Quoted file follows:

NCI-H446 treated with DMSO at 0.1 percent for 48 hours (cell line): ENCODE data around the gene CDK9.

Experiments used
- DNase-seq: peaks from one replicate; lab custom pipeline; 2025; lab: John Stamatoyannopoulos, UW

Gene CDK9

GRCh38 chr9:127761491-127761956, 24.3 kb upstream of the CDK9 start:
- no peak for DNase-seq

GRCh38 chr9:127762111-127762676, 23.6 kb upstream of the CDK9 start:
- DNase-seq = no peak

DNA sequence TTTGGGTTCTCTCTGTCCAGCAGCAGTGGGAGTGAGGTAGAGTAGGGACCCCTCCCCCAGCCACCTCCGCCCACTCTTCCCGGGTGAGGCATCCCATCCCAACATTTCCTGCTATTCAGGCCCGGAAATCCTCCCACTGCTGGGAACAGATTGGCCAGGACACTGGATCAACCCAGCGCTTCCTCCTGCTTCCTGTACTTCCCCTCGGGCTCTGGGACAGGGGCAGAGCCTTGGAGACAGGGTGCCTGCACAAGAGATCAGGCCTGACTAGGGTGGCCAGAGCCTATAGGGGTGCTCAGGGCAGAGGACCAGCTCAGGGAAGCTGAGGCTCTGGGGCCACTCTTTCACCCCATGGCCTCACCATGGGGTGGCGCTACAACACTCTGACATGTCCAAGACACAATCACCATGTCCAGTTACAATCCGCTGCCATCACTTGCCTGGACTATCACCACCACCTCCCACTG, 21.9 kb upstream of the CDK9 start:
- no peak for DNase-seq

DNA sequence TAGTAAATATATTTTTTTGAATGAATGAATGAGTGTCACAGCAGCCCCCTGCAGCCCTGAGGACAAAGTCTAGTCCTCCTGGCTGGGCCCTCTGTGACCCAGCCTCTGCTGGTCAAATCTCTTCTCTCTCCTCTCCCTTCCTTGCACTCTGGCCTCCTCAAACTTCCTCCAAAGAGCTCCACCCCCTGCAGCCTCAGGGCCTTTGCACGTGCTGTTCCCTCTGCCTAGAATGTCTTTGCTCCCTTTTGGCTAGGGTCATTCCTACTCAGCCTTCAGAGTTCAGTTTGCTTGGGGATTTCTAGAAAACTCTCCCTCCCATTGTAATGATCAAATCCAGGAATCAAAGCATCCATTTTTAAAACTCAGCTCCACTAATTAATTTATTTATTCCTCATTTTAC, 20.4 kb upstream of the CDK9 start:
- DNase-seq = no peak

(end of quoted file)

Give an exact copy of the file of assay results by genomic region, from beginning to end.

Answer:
NCI-H446 treated with DMSO at 0.1 percent for 48 hours (cell line): ENCODE data around the gene CDK9.

Experiments used
- DNase-seq: peaks from one replicate; lab custom pipeline; 2025; lab: John Stamatoyannopoulos, UW

Gene CDK9

GRCh38 chr9:127761491-127761956, 24.3 kb upstream of the CDK9 start:
- no peak for DNase-seq

GRCh38 chr9:127762111-127762676, 23.6 kb upstream of the CDK9 start:
- DNase-seq = no peak

DNA sequence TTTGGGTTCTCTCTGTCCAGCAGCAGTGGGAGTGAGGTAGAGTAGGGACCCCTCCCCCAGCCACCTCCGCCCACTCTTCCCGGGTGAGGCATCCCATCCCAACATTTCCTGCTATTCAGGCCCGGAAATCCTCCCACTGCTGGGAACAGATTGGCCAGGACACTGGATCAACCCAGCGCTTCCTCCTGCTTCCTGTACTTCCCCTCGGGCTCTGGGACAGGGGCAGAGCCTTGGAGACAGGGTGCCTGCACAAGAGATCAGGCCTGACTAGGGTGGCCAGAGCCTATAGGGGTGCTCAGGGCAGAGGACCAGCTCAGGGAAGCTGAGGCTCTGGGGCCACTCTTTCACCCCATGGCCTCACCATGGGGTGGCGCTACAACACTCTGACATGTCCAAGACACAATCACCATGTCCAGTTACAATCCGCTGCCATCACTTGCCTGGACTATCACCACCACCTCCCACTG, 21.9 kb upstream of the CDK9 start:
- no peak for DNase-seq

DNA sequence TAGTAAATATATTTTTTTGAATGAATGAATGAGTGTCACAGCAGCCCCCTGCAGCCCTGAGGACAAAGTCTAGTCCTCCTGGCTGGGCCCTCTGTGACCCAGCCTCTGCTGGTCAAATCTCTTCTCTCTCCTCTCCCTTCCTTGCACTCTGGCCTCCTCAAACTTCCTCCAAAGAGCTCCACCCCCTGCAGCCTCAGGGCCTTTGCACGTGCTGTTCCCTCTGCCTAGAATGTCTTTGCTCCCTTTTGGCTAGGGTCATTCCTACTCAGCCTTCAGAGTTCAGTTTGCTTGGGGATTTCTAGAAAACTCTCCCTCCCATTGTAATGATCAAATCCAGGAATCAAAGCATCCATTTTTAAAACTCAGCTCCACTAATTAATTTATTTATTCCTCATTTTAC, 20.4 kb upstream of the CDK9 start:
- DNase-seq = no peak